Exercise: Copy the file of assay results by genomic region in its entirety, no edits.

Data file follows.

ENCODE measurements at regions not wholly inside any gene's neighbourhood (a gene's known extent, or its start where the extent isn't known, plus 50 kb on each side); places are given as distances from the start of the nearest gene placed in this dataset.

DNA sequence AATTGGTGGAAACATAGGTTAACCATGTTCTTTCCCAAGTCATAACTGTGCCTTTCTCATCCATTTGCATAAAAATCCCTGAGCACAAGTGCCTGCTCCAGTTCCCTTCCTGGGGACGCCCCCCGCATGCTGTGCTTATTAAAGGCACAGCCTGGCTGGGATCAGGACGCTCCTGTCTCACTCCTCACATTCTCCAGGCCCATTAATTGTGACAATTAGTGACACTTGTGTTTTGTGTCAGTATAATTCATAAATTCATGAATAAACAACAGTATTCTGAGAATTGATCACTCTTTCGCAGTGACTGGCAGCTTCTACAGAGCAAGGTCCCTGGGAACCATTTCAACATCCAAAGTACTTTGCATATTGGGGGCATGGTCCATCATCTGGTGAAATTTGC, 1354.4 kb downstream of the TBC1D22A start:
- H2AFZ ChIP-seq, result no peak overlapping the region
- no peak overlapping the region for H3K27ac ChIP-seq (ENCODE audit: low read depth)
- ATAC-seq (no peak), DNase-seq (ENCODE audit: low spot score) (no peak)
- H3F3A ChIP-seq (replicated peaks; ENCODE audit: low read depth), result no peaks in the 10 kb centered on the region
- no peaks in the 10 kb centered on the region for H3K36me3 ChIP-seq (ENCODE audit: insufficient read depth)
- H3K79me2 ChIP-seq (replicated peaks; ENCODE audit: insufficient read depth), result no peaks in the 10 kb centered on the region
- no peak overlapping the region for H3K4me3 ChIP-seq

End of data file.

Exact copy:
ENCODE measurements at regions not wholly inside any gene's neighbourhood (a gene's known extent, or its start where the extent isn't known, plus 50 kb on each side); places are given as distances from the start of the nearest gene placed in this dataset.

DNA sequence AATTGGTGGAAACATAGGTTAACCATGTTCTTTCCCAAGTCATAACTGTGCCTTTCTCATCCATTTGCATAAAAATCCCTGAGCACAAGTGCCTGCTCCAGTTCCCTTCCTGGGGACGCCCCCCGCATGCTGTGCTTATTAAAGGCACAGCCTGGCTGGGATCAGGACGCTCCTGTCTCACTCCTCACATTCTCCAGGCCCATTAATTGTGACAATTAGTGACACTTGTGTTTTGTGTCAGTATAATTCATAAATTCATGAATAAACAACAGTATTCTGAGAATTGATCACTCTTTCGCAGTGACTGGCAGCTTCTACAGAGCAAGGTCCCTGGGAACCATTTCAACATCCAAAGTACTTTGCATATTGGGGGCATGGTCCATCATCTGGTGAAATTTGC, 1354.4 kb downstream of the TBC1D22A start:
- H2AFZ ChIP-seq, result no peak overlapping the region
- no peak overlapping the region for H3K27ac ChIP-seq (ENCODE audit: low read depth)
- ATAC-seq (no peak), DNase-seq (ENCODE audit: low spot score) (no peak)
- H3F3A ChIP-seq (replicated peaks; ENCODE audit: low read depth), result no peaks in the 10 kb centered on the region
- no peaks in the 10 kb centered on the region for H3K36me3 ChIP-seq (ENCODE audit: insufficient read depth)
- H3K79me2 ChIP-seq (replicated peaks; ENCODE audit: insufficient read depth), result no peaks in the 10 kb centered on the region
- no peak overlapping the region for H3K4me3 ChIP-seq